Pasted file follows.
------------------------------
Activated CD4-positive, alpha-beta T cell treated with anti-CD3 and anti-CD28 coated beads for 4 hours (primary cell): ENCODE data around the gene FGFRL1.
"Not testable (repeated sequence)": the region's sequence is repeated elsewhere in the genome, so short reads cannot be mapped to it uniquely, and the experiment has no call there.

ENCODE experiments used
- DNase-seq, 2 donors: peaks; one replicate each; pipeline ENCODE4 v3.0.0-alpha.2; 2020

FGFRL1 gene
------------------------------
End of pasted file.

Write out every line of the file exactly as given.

Activated CD4-positive, alpha-beta T cell treated with anti-CD3 and anti-CD28 coated beads for 4 hours (primary cell): ENCODE data around the gene FGFRL1.
"Not testable (repeated sequence)": the region's sequence is repeated elsewhere in the genome, so short reads cannot be mapped to it uniquely, and the experiment has no call there.

ENCODE experiments used
- DNase-seq, 2 donors: peaks; one replicate each; pipeline ENCODE4 v3.0.0-alpha.2; 2020

FGFRL1 gene